Anecdotal Evidence

Anecdotal Evidence

by Tony Abbey, FE Training

My Uncle started as a River Pilot on the English Humber River; a treacherous place with strong currents and constantly changing sandbanks. He then served in the Merchant Navy and was torpedoed twice. Post war he captained a survey and salvage ship for the Royal Air Force. This included marking out and monitoring offshore target ranges. 

A grim task was salvaging aircraft that crashed during bombing practice. Sometimes this occurred within sight of land. Sonar and other search methods were not so advanced as today, so to jumpstart the search he would visit witnesses onshore; either from the official list or just from casual inquiry. With a few good witnesses he could establish a cross bearing plot. It didn’t always work - but on several occasions he pinpointed the location and sped up the salvage process. Investigating anecdotal evidence is a useful method when trying to confirm the validity of an analysis. It is always an implicit part of the analyst’s job to seek out any information that can help support the simulation. 

Formal test correlation methods are an essential part of many projects. However, if unavailable, anecdotal evidence becomes important. Coming across information by chance helped me on many projects. 

In the early 1980’s I worked on an anti-tank projectile. The front section had to send a signal to the rear section on impact. Slender legs connected front to rear and had to survive long enough to allow the signal to be transmitted. Understanding leg failure mode was crucial. These were early days for high speed impact explicit analysis and nobody quite believed the new methodology.The project manager mentioned that bits and pieces were collected from the range and photographed. To our delight, several of the photos included the legs and confirmed the failure mode predictions. In a more peaceful application I reviewed a highway crash barrier test and analysis project. The barrier type (popular in the UK and Europe) used a corrugated steel strip supported at regular intervals by vertical stanchions. During vehicle impact the stanchions failed progressively and the strip formed a bow-like shape. This redirected the vehicle into the traffic lane in a, hopefully, controllable manner. The California equivalent is a massive block of concrete - which redirects, but controllability is suspect!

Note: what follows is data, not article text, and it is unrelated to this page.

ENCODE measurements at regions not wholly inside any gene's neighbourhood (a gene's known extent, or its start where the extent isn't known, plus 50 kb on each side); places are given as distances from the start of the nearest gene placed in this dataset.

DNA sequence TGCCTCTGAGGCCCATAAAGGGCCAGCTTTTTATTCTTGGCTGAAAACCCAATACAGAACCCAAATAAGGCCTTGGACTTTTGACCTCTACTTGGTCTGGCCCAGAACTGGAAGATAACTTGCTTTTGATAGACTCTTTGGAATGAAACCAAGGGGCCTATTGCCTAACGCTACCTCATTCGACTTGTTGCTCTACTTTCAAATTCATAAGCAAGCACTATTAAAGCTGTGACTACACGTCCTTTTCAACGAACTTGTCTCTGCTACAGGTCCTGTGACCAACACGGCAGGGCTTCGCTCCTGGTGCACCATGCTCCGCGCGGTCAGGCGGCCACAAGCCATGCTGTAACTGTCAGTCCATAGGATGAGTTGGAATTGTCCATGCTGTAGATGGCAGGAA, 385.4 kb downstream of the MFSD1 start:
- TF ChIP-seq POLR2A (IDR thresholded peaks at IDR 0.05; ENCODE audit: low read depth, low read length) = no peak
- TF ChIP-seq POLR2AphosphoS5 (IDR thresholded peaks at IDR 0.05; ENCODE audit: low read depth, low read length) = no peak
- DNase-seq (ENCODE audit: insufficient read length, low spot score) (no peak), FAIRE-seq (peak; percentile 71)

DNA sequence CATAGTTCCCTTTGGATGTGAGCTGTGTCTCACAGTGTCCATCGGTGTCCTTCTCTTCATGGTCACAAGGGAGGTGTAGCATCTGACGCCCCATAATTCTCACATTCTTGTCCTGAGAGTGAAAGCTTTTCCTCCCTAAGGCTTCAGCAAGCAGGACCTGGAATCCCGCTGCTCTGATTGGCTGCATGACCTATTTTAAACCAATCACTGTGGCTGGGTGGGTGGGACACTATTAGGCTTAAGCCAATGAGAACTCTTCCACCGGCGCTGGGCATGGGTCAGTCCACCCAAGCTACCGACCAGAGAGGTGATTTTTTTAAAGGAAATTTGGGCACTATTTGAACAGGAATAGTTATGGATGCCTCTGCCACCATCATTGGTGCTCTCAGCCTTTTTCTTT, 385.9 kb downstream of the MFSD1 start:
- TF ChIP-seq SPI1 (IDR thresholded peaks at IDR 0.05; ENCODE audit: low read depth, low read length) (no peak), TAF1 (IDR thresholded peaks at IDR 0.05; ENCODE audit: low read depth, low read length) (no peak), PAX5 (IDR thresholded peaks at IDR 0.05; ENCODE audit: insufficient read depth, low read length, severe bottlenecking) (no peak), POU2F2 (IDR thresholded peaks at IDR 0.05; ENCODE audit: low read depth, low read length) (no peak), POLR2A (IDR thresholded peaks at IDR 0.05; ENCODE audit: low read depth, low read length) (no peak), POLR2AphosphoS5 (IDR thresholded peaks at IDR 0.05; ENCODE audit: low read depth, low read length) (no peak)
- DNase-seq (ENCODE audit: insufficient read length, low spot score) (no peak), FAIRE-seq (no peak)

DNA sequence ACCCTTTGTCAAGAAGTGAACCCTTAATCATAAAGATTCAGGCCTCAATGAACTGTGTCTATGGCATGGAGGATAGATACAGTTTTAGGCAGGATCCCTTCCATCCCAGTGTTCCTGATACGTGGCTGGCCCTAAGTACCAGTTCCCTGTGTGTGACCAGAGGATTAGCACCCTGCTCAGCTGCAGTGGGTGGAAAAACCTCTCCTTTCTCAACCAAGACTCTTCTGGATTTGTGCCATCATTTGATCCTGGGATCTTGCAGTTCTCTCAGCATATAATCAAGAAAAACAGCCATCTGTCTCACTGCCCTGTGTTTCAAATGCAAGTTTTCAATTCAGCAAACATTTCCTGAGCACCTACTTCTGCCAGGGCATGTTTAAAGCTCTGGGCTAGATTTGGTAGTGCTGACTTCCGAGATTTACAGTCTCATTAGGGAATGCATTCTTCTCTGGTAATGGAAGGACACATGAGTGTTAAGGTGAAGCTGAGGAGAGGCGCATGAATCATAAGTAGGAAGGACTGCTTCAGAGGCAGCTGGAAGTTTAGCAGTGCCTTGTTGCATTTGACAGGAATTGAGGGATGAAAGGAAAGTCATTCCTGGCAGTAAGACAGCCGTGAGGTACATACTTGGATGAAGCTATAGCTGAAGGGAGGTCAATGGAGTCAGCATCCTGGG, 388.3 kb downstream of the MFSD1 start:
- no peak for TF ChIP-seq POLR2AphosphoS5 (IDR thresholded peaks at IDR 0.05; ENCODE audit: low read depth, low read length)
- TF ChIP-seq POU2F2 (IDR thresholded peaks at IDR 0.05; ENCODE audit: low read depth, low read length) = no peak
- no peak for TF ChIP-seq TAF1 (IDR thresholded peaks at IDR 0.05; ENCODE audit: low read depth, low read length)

Key system elements were; integrity of the steel strip and rupture strength of the stanchions. Stanchions too strong meant a very hard rebound. Weak stanchions saw too much unzipping and endangerment of the opposite carriageway. The failure mode of the stanchions was uncertain. This was another explicit analysis with impact duration of the order of 5 to 10 seconds. Even today that is demanding for computational resource. The stanchion was heavily idealized using results from local detailed models. 

High-speed film of actual vehicle tests was available. However it was difficult to identify the stanchion failure mode. Talking to the project team revealed that the broken stanchions were in a pile adjacent to the test facility. It took effort to correlate specimens and tests; however we were able to confirm that the simulation failure modes matched the test evidence. This was an important step in validating the analysis method and its use in further design work with different vehicle size and impact orientation.

So if you are looking for that extra piece of evidence to confirm your analysis results, a bit of digging around (literally) may turn up something very useful. 

Until next time,